a personal situation (e.g. tell a story about a strange coincidence, a time you were afraid, the last time
you laughed)

leading questions (e.g. Write about your last holiday. Here are some questions to help you Where did you
go? How was the weather? Did you enjoy it?)
Finally, here is an interesting activity that I like to use with elementary students. Ask students to work in
pairs and tell them they are going to jointly tell a story about a celebration (or whatever theme you

Student A begins with a sentence they have to complete orally:

Last night we (go) to a . party.

Student B continues:

It (be) in a .

And they continue like that, with the following sentences:

It (start) at
There (be) at the party.
We (eat)
And we (drink)
Later in the evening we (meet)
He/she (say)
And then let them continue on their own, taking turns for each sentence (which they now invent).

Activities for Past Tense of

Irregular Verbs in ESL
As an ESL teacher, you need lots of activities for past tense of irregular verbs in ESL. Although there are
just 180 irregular verbs in English, the most commonly used verbs are all irregular. In fact, seven out of
ten times we use a verb, it is an irregular one. It is your responsibility to make sure your students can
understand and properly produce the irregular forms.

Activities for Past Tense of Irregular Verbs in ESL

Since irregular verbs are so common, you can practice them in almost any type of activity. Offer your
students variety to keep them interested and allow students who learn in different ways to shine.

Written Exercises

Your textbook will have written exercises for practicing the past tense of irregular verbs, but you can also
create your own:

For beginning students, make a matching activity, where students have to match the present tense verb in
the first column with the corresponding past tense verb in the second column.
High beginner and intermediate students will enjoy a more challenging exercise where they have to
choose the correct past tense form from multiple options. Write several sentences in the past tense,
leaving a blank instead of the verb (both regular and irregular). Offer two choices for each missing verb:
one formed like a regular verb, and the other an irregular verb form.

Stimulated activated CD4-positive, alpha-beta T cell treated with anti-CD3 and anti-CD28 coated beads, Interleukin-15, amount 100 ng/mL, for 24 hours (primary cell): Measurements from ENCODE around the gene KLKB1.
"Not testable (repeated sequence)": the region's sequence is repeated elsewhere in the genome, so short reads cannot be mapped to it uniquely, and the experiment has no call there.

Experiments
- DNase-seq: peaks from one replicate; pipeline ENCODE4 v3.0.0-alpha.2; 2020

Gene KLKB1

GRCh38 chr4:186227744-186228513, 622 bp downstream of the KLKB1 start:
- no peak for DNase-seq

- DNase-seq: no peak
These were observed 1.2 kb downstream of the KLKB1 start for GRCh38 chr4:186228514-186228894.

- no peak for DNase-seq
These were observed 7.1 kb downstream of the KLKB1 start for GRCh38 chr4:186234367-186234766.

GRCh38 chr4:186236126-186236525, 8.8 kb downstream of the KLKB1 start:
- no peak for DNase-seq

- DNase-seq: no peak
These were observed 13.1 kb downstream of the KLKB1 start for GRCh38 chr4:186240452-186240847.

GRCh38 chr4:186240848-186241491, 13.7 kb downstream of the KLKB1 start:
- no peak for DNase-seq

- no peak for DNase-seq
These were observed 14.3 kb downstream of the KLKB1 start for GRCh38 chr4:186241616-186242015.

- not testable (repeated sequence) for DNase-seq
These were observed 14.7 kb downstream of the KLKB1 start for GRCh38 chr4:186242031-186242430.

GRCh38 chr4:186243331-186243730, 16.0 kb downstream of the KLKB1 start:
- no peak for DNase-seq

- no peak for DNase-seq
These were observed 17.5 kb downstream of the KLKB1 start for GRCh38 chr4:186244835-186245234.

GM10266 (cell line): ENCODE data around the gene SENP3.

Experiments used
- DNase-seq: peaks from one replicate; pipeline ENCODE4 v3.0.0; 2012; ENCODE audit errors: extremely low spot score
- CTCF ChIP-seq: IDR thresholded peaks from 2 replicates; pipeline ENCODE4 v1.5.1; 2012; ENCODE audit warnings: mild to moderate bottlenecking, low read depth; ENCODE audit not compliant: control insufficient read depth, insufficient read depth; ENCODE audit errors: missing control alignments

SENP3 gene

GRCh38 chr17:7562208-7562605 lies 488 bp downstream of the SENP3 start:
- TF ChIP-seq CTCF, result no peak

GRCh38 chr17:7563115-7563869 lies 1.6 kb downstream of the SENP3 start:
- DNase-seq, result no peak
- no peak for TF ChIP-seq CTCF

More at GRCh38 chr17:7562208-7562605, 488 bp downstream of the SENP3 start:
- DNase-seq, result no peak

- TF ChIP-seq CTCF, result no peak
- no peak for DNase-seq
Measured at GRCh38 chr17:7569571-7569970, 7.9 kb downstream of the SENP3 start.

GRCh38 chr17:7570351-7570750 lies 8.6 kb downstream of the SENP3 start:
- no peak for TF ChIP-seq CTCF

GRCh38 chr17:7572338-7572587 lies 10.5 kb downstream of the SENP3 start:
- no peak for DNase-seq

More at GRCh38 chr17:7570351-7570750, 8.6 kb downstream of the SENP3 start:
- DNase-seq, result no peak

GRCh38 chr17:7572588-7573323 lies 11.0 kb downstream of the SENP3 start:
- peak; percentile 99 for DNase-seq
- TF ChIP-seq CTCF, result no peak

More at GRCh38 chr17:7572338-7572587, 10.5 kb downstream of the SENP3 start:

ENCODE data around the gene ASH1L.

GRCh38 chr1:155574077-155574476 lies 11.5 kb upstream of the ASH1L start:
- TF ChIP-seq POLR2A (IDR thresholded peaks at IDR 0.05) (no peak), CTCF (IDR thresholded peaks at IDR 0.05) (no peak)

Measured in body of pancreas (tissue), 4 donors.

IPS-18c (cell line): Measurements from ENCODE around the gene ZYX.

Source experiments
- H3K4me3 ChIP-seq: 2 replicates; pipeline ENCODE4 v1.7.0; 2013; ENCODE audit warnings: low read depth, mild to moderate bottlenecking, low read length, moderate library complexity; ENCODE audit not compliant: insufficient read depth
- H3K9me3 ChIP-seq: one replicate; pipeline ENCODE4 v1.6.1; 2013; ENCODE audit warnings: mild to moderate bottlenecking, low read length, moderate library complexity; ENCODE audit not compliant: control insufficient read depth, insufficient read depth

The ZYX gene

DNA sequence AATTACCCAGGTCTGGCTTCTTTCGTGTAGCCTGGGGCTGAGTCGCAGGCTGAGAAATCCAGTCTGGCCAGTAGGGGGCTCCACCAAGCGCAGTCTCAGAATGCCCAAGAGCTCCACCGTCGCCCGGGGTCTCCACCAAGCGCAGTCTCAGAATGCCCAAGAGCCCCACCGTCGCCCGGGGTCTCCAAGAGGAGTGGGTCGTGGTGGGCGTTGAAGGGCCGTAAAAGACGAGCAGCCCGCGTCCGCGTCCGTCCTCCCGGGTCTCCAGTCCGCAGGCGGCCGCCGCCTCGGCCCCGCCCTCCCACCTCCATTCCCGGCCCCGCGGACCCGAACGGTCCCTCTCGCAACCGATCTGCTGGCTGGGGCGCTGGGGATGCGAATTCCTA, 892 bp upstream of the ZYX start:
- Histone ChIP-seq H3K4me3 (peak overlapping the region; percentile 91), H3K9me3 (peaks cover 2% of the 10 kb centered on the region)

Writing Activity

Make up a story or discuss a current events story in class. Have students rewrite the story in the format of
a news article in the past tense. Encourage them to use irregular verbs by giving them a list of verbs to
use. For instance, if the story is about a burglary, students would need to use such words as stole
and broke into.

Speaking Activities

Oral storytelling is a natural way to practice irregular verbs in context. In an intermediate or advanced
class, ask a student to tell the class about a past event or time in his or her life. If the student cannot think
of a suitable event, offer a prompt, such as, "What was your best vacation?" or "What was your first job?"
Another storytelling activity that can practice irregular verbs is a chain story. Start the story yourself with
a simple sentence in the past, such as, "Yesterday, I went to the store." Each student will have to add a
sentence that uses an irregular verb in the past to continue the story, such as, "I met a clown there." Go
around the room until every student has had a chance.


Games make great activities for past tense of irregular verbs in ESL. Classroom games wake students up
and provide a dose of healthy competition. Assignonline games as homework. Students love the fast pace
and immediate feedback of online games.
Irregular Verb Bingo: Before class, prepare a card with 25 irregular verbs in the past tense written on it in
a 5x5 grid format for each student in the class. Each grid should be different, so draw from a pool of up to
50 verbs, and make sure to vary the positions of common verbs on the cards. You will call out the present
tense of an irregular verb, and students will mark the past tense if they have it on their grid. The first
student to get five in a row wins. If you want the grids to be reusable, give students buttons or paperclips
to use as markers.
Basketball: To play this game from the Marks English School, a student chooses a basketball shot worth
one, two, or three points. After answering the question, the student shoots the ball, and if he gets the
answer right, the ball goes through the hoop and he scores. If he scores enough points, he wins the game,
and there are sound effects and animations.
SpeedWord: This game practices spelling irregular past tense verb forms as quickly as possible. Students